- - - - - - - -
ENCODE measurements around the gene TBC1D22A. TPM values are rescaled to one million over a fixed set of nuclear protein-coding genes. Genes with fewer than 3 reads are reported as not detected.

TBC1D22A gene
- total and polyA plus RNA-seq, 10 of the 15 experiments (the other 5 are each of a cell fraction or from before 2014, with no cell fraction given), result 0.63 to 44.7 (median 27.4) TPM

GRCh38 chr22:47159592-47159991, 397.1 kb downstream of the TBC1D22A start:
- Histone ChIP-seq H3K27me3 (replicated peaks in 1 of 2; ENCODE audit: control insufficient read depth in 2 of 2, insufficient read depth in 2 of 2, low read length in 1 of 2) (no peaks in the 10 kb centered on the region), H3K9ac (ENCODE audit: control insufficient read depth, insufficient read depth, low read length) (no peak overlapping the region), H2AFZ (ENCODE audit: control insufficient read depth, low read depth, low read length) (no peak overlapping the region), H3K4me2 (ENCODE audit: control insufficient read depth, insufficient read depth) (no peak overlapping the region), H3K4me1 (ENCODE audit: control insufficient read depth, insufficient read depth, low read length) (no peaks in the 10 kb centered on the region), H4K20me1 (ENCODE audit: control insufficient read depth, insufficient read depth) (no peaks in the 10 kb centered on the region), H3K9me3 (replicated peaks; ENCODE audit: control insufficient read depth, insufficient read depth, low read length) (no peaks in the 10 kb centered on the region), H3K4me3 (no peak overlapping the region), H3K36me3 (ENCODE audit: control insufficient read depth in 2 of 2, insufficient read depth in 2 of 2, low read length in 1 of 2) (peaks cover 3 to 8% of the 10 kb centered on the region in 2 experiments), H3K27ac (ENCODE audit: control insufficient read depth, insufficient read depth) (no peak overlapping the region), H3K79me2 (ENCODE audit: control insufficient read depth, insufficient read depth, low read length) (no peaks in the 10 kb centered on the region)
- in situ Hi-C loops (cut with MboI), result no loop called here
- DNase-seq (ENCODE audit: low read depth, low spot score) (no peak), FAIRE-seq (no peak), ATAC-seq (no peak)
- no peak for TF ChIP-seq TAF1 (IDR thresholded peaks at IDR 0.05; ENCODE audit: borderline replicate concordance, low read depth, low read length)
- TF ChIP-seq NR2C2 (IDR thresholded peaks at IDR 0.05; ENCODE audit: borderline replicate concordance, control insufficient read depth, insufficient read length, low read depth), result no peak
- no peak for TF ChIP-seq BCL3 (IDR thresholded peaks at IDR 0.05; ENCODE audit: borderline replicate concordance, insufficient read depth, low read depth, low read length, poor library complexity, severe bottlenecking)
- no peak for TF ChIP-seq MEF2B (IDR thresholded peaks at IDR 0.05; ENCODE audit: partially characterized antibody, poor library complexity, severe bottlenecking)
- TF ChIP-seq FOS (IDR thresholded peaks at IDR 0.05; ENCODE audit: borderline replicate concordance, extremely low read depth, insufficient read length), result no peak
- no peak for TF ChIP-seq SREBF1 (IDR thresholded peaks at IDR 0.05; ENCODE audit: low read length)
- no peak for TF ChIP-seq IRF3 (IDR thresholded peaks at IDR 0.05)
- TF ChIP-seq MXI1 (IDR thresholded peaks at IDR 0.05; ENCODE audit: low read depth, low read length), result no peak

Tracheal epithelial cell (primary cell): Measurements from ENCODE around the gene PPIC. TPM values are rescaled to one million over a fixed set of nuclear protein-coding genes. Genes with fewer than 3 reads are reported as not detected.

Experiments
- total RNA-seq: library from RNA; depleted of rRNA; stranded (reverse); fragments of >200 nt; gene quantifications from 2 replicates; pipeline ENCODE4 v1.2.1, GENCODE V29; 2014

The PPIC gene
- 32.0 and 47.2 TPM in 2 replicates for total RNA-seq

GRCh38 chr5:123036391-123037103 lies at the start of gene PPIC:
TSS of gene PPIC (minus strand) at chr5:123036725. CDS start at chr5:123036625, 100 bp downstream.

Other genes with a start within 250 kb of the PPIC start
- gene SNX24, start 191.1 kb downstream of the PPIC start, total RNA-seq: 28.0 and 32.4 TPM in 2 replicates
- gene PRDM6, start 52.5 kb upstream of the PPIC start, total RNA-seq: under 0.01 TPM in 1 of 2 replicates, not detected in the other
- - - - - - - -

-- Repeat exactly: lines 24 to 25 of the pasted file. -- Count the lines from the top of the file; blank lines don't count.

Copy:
- gene SNX24, start 191.1 kb downstream of the PPIC start, total RNA-seq: 28.0 and 32.4 TPM in 2 replicates
- gene PRDM6, start 52.5 kb upstream of the PPIC start, total RNA-seq: under 0.01 TPM in 1 of 2 replicates, not detected in the other